This is a guest post by Sarah Milligan, the Publishing Manager of British History Online, a digital library of key printed primary and secondary sources for the history of Britain and Ireland, with a primary focus on the period between 1300 and 1800. She recently took part in a Wikipedia editathon on Shakespeare and place at Senate House Library.
British History Online might not be the first place you’d think to look when researching Shakespeare, but London and the early modern period are two of the great strengths in BHO’s collection. We have an abundance of materials that provide excellent context for Shakespeare’s life and his writing. What was London like when Shakespeare lived there? How has Shakespeare shaped the London of today? What about Shakespeare and places across the rest of the country?
Senate House Library recently hosted a Shakespeare and place Wikipedia workshop, which prompted me to compile the following list of relevant BHO resources. It’s by no means an exhaustive list, but hopefully a useful starting point.
John Stow’s Survey of London: Although John Stow famously does not mention any theatres or playwrights in his Survey of London, the Survey is a contemporary account of London, which makes it an invaluable resource for understanding the city where Shakespeare lived. The first edition of the Survey was published in 1598, with a second and much-modified edition published in 1603. The version of the text that is on BHO is a 1908 edition of this 1603 text, edited by C L Kingsford. In his Survey, Stow ‘walks’ through the City of London, parish by parish.
Survey of London: Not to be confused with its early modern namesake above, this project began in the late nineteenth century and continues today. It provides detailed architectural and topographical studies of the capital’s built environment. Volume 22 covers Bankside, including the playhouses.
Victoria County History: This project also began in the nineteenth century and continues to this day. It is an encyclopaedic record of England’s places and people from earliest times to the present day. Particular series that contain useful information about Shakespeare are the History of Middlesex and the History of Warwickshire.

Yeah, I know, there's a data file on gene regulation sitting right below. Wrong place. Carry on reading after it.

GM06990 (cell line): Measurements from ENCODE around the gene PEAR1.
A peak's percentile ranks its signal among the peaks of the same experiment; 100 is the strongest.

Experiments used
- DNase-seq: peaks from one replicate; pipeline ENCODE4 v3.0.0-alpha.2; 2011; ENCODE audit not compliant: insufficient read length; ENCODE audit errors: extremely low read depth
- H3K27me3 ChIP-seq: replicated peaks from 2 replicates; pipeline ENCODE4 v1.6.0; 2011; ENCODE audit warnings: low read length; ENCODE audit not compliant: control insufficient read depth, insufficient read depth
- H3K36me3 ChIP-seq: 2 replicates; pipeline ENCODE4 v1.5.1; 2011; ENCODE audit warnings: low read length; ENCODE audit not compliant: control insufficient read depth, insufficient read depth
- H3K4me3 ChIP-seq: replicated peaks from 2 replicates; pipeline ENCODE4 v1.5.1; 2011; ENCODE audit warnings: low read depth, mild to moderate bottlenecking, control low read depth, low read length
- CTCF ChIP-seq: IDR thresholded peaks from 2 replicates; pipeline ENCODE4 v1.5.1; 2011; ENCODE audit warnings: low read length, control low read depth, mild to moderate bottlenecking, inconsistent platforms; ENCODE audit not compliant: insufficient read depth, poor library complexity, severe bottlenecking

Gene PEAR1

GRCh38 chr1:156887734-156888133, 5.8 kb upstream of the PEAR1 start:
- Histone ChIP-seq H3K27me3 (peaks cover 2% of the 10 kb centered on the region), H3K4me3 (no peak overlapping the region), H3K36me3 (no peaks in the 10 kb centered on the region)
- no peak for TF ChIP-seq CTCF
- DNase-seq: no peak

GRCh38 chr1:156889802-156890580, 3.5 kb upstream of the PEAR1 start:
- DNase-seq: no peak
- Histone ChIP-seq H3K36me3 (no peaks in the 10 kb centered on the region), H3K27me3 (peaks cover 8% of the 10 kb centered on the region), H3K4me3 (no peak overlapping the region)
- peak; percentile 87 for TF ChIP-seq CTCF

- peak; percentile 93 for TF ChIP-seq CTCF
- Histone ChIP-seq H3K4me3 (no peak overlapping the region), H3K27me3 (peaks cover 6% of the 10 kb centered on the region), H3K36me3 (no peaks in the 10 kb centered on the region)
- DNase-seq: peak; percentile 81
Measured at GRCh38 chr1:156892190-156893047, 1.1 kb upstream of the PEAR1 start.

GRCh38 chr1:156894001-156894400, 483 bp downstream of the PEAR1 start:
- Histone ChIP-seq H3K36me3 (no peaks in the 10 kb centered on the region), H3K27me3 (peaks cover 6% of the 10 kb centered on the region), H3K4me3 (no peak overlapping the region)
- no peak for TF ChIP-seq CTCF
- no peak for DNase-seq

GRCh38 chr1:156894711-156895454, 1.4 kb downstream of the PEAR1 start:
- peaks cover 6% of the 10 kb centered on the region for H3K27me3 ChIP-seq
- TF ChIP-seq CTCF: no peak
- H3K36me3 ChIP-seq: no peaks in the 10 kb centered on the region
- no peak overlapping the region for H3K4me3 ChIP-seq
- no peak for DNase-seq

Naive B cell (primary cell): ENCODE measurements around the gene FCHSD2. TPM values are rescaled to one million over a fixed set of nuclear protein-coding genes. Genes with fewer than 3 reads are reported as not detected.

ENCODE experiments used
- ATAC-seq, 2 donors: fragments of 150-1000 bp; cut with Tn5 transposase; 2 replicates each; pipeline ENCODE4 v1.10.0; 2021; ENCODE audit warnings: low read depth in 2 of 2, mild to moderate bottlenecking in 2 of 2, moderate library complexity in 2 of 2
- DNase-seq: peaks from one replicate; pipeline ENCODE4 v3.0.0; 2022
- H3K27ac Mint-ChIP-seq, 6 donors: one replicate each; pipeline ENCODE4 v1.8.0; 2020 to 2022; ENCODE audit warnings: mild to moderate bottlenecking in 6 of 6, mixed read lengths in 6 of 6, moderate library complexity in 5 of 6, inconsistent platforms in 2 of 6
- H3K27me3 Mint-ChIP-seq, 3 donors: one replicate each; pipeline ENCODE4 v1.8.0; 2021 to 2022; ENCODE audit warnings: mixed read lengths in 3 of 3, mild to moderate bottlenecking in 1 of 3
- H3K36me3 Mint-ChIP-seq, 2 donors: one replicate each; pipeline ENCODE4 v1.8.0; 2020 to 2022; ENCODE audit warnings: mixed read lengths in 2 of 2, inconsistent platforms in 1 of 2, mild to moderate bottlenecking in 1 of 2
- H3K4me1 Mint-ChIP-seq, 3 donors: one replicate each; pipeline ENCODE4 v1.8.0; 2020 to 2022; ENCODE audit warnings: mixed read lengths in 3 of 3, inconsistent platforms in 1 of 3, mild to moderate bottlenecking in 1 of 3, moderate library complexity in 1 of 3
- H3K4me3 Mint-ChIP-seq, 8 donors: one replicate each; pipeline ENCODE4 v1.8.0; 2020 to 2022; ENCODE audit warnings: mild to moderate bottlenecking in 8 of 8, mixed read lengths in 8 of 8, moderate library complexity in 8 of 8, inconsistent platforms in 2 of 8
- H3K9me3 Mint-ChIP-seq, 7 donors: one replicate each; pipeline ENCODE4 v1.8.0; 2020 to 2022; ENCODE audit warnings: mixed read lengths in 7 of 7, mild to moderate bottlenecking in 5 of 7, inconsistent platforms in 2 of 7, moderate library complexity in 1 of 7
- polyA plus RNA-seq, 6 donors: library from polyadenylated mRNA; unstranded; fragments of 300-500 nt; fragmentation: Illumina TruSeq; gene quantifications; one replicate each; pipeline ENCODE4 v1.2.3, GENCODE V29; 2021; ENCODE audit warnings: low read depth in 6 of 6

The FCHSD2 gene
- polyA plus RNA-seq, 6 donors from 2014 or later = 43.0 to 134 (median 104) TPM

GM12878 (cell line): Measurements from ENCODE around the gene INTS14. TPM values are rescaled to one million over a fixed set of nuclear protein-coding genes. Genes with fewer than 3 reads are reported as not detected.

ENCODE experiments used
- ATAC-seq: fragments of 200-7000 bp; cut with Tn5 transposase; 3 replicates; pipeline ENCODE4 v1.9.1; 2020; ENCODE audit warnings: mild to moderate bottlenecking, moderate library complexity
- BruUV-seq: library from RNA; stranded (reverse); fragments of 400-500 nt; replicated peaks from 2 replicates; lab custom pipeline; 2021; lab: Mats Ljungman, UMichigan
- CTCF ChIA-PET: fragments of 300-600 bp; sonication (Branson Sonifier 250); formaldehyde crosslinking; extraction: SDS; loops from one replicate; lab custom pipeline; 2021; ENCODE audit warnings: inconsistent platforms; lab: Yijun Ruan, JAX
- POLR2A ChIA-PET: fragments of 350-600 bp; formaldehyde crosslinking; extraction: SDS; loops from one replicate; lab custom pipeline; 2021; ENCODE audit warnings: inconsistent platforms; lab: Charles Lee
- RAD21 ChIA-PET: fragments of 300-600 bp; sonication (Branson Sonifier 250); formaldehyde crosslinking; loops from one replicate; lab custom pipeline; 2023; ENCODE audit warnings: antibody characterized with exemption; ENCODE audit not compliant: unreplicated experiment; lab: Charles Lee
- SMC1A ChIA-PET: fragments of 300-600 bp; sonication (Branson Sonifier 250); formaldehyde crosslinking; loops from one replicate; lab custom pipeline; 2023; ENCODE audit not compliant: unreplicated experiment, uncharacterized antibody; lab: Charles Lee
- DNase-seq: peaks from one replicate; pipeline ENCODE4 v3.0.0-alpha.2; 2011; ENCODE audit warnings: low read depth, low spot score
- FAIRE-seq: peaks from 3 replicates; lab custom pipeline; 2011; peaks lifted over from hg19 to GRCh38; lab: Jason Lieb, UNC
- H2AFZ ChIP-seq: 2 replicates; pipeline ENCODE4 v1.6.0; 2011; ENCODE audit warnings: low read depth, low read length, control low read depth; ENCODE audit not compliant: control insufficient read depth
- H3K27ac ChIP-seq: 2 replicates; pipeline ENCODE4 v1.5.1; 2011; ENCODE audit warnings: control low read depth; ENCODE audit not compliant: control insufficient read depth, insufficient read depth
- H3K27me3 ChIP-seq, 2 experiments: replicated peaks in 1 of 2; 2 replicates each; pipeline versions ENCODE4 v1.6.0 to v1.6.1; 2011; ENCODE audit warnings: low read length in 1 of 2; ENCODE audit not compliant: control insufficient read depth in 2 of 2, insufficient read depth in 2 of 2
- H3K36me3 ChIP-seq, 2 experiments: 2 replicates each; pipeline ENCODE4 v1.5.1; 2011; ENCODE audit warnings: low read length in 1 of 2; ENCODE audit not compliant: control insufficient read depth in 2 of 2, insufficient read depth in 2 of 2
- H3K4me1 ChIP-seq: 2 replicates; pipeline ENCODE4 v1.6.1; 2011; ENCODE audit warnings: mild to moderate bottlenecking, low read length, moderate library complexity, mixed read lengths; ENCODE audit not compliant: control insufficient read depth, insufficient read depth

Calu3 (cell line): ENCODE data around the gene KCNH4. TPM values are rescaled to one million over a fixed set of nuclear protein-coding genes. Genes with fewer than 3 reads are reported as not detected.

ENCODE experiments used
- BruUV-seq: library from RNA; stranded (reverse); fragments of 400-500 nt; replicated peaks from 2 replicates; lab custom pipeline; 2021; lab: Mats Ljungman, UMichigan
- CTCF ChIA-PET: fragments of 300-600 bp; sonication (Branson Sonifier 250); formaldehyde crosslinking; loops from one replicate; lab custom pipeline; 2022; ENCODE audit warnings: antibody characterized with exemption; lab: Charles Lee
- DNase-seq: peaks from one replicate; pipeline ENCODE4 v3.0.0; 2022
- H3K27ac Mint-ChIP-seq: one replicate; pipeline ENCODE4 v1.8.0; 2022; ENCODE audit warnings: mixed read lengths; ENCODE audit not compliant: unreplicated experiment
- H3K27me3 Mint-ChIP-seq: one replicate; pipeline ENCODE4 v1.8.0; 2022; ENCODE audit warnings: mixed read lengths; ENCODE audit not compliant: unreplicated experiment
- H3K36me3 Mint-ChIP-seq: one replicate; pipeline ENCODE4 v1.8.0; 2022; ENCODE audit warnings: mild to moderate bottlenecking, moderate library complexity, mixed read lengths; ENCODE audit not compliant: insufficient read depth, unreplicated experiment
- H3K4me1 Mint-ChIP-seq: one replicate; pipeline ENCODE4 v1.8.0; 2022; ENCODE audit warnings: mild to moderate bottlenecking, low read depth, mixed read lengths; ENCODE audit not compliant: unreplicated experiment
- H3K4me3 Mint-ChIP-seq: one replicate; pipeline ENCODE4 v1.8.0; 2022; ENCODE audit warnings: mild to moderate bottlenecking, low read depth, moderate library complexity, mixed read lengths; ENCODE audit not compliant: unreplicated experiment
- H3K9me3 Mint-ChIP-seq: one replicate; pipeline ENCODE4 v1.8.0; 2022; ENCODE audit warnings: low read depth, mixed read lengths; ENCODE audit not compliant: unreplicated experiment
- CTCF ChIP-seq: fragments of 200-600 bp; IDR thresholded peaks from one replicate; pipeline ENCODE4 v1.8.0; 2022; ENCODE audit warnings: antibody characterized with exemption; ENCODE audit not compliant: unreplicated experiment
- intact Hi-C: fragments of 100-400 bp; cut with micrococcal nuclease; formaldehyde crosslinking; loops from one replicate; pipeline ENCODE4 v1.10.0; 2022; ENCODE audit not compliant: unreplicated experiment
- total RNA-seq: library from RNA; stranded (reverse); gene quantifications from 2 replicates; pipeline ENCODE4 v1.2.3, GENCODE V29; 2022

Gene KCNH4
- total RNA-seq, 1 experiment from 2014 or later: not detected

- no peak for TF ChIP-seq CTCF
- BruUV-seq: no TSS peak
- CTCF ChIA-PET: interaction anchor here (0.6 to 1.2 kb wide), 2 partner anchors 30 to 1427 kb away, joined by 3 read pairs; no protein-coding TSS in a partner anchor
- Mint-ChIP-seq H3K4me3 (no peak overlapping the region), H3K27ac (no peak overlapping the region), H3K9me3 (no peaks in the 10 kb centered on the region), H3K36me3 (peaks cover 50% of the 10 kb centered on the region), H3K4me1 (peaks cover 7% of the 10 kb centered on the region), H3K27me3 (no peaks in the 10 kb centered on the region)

Agas Map of London: The woodcut map of London, usually called the Agas map, represents London in the 1560s—slightly earlier than Shakespeare was in London, but it is a wonderful resource to get a sense of what the city was like in the 16th century.
Old and New London: This nineteenth-century account of the history of London is chock-full of useful—and sometimes imaginative—descriptions of famous Shakespearean sites. Volume 6 covers Southwark and the Globe.
The Royal Commission on the Historical Monuments of England Inventory volumes: The RCHME was established in 1908, with a remit to produce an inventory of English monuments and identify those which were worthy of preservation. It is a good resource for both monuments mentioned by Shakespeare and monuments to Shakespeare.
A Dictionary of London: This early twentieth-century text by Henry A Harben lists streets and buildings in the City of London and often signposts places that have been mentioned in Shakespeare plays.
Analytical Index to the Series of Records Known as the Remambrancia 1579-1664: This index covers correspondence between the central government and City of London officials. Includes descriptions of letters regarding plays, players and theatres.
Camden Record Society Old Series: The volumes of this series that we have on BHO cover medieval and early modern London.
Feet of Fines, London and Middlesex: Feet of fines are court copies of agreements following disputes over property. The disputes were mostly fictitious and were simply a way of having the transfer of ownership of land recorded officially by the king’s court. The records in this series relate to London and Middlesex for the period 1189-1570.
Historical Gazetteer of London Before the Great Fire Cheapside; Parishes of All Hallows Honey Lane, St Martin Pomary, St Mary Le Bow, St Mary Colechurch and St Pancras Soper Lane: Detailed property histories for five parishes in the central Cheapside area of London, from the 12th to the late 17th century. It includes accounts of the parish churches, and information about the people and buildings associated with the properties.
Topographical Dictionaries: A series of topographical dictionaries for England, Scotland and Wales, compiled by the publisher Samuel Lewis (1782/3-1865).